SQL Server CPU Waits
October 13, 2012 Leave a comment
About a year ago, I wrote about wait conditions on SQL Server, and how they can be used to diagnose server performance problems.
In my experience, a few wait conditions are more common than others. One of these, SOS_SCHEDULER_YIELD, generally indicates that the server is under CPU pressure.
SQL Server schedulers allocate processor time to running threads. The amount of time that schedulers spend waiting for processors to become available is measured by the SOS_SCHEDULER_YIELD wait condition. If that wait condition is accounting for a high percentage of the total wait time on a server, that server is very likely under CPU pressure. An article at SQLServerCentral.com contains much more information about the SQL Server schedulers and the SQL OS.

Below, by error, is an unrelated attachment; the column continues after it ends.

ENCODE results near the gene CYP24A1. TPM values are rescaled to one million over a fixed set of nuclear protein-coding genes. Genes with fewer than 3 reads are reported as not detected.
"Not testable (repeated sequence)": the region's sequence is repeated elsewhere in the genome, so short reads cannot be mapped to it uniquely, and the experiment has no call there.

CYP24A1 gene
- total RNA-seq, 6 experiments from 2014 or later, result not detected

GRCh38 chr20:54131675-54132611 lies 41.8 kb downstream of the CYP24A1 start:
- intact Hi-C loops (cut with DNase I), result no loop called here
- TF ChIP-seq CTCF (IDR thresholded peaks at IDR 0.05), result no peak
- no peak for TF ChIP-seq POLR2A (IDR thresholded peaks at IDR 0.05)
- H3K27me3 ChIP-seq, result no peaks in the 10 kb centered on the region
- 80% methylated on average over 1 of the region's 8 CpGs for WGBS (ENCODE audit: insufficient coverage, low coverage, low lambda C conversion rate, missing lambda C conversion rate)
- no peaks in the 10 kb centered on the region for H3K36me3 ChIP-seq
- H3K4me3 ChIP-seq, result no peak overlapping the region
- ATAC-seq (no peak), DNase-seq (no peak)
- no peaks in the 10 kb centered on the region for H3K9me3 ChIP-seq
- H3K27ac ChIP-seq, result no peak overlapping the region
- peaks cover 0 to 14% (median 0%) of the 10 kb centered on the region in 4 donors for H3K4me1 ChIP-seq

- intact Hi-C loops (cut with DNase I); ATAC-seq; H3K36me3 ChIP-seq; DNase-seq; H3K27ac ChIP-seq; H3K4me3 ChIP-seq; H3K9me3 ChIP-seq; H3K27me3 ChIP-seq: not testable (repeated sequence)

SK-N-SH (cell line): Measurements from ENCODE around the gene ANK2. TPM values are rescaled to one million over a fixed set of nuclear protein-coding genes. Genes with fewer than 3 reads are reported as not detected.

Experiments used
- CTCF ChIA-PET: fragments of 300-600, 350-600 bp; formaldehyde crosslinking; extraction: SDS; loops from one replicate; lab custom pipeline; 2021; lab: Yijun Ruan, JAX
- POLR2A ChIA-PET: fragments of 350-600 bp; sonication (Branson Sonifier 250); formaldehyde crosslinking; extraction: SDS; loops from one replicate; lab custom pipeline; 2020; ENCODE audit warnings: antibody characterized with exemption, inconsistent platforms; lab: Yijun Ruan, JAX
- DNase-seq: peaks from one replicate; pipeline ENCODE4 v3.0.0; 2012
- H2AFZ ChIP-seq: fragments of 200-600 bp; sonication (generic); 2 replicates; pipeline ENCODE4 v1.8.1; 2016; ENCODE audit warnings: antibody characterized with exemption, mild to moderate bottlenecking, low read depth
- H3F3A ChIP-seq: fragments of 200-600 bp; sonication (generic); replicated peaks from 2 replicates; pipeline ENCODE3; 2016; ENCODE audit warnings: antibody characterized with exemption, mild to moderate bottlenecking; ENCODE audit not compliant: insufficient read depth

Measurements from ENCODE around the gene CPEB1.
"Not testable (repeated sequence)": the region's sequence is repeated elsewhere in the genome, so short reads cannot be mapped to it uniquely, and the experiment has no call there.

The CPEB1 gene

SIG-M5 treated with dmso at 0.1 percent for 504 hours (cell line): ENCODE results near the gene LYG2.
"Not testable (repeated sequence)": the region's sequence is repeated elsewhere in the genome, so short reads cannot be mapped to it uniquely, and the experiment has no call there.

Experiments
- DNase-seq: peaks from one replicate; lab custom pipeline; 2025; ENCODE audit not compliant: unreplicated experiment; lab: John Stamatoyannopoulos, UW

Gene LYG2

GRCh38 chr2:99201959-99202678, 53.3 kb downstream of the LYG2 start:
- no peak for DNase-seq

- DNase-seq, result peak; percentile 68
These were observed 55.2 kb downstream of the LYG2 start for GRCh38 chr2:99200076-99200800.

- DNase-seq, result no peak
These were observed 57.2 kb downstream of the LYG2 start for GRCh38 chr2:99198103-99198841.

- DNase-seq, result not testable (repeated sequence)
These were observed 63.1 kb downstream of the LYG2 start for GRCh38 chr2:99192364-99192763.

The sys.dm_os_schedulers dynamic management view “returns one row per scheduler in SQL Server where each scheduler is mapped to an individual processor”. SO, the following query can be used to monitor whether the schedulers are waiting on CPU resources:
SELECT scheduler_id, current_tasks_count, runnable_tasks_count
WHERE scheduler_id < 255
In general, you want to see values of zero in the runnable_tasks_count column. Values greater than zero indicate possible problems, and values in double digits for any length of time almost surely indicate that the server is experiencing CPU resource contention.
Notice that schedulers with IDs greater than or equal to 255 are used by system processes, so that’s why the query explicitly excludes them.
Note that this doesn’t tell you anything about WHY the CPU usage is high, but it does give you a hint about where to focus your investigations into performance problems.
Credit goes to this thread on the Microsoft forums for pointing out this simple check for CPU pressure.